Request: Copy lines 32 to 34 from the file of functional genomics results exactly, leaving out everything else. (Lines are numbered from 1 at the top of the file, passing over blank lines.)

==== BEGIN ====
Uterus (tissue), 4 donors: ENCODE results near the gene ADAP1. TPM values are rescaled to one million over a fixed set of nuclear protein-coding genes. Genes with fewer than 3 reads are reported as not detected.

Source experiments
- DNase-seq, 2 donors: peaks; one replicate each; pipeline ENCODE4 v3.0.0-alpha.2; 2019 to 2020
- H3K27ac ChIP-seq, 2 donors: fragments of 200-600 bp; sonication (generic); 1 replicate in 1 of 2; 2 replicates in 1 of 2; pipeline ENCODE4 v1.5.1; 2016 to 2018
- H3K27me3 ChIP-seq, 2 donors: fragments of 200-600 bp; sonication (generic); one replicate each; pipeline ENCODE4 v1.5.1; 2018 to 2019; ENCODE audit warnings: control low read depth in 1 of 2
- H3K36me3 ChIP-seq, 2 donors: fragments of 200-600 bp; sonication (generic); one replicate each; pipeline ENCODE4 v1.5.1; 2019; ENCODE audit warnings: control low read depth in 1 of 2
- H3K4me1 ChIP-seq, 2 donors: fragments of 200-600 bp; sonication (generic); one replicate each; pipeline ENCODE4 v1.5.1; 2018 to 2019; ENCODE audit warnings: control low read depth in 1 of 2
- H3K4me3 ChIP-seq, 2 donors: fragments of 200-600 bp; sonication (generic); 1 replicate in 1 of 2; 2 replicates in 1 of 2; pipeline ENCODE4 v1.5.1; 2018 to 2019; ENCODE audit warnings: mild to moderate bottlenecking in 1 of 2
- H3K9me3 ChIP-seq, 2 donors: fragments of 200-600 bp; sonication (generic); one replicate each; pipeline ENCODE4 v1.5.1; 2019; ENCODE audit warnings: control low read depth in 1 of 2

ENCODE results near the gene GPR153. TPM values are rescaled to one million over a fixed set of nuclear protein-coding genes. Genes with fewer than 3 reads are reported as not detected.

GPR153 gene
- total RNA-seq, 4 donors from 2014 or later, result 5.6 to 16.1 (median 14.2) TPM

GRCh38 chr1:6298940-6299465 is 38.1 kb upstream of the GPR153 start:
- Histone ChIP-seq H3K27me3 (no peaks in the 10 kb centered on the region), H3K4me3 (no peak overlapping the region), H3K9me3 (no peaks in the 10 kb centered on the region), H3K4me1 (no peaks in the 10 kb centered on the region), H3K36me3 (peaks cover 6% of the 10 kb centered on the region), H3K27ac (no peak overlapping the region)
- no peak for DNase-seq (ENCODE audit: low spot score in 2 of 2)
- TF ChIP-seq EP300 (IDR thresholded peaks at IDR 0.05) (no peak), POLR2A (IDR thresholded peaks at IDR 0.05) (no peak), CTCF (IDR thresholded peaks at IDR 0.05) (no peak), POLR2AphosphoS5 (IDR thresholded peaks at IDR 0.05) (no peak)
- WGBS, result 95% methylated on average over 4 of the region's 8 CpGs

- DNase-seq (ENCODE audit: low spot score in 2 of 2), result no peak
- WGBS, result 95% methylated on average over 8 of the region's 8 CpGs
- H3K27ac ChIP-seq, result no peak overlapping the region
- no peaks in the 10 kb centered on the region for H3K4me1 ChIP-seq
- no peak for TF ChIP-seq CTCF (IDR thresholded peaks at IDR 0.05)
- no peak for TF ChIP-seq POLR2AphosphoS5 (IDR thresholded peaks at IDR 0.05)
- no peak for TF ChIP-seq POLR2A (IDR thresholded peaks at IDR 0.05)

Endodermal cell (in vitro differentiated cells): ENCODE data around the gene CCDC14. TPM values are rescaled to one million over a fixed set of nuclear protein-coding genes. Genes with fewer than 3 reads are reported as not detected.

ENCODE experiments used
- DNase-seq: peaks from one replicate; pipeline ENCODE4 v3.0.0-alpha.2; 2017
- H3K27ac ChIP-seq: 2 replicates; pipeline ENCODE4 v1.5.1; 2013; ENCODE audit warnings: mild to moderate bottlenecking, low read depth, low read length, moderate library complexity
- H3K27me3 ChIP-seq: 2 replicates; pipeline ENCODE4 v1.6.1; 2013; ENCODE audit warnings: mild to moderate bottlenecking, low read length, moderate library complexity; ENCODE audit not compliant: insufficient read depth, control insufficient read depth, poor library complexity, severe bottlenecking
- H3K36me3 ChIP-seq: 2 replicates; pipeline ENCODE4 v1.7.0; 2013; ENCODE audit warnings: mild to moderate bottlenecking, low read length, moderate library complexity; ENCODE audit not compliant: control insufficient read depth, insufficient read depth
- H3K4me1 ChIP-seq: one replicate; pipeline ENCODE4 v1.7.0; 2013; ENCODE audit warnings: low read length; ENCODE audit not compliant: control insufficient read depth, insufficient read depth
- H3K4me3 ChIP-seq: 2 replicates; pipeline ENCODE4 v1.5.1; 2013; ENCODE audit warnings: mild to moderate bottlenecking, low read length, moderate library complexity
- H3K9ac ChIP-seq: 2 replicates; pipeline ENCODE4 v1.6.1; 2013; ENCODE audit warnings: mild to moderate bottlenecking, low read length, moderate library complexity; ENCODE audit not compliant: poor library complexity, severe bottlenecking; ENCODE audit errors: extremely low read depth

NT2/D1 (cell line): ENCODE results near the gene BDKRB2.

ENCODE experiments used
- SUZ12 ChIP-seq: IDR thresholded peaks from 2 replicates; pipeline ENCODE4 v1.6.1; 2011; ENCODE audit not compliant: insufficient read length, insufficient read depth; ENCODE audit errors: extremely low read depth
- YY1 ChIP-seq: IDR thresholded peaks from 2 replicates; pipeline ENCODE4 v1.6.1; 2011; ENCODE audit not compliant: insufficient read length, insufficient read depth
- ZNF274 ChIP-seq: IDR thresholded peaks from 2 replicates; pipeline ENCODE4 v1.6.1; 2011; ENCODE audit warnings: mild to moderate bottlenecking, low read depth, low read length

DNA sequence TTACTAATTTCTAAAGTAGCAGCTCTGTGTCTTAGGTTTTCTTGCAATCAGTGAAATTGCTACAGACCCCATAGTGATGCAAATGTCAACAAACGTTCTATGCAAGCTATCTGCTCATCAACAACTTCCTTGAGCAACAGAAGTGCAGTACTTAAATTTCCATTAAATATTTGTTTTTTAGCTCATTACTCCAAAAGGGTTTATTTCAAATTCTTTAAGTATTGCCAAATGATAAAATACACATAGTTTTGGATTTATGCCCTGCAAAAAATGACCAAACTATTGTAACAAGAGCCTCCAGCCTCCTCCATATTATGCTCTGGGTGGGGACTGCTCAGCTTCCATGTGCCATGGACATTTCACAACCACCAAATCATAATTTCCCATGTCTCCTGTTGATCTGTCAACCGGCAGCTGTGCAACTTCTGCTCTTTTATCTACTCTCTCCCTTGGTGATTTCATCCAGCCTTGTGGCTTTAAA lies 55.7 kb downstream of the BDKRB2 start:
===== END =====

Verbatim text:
- H3K4me3 ChIP-seq: 2 replicates; pipeline ENCODE4 v1.5.1; 2013; ENCODE audit warnings: mild to moderate bottlenecking, low read length, moderate library complexity
- H3K9ac ChIP-seq: 2 replicates; pipeline ENCODE4 v1.6.1; 2013; ENCODE audit warnings: mild to moderate bottlenecking, low read length, moderate library complexity; ENCODE audit not compliant: poor library complexity, severe bottlenecking; ENCODE audit errors: extremely low read depth

NT2/D1 (cell line): ENCODE results near the gene BDKRB2.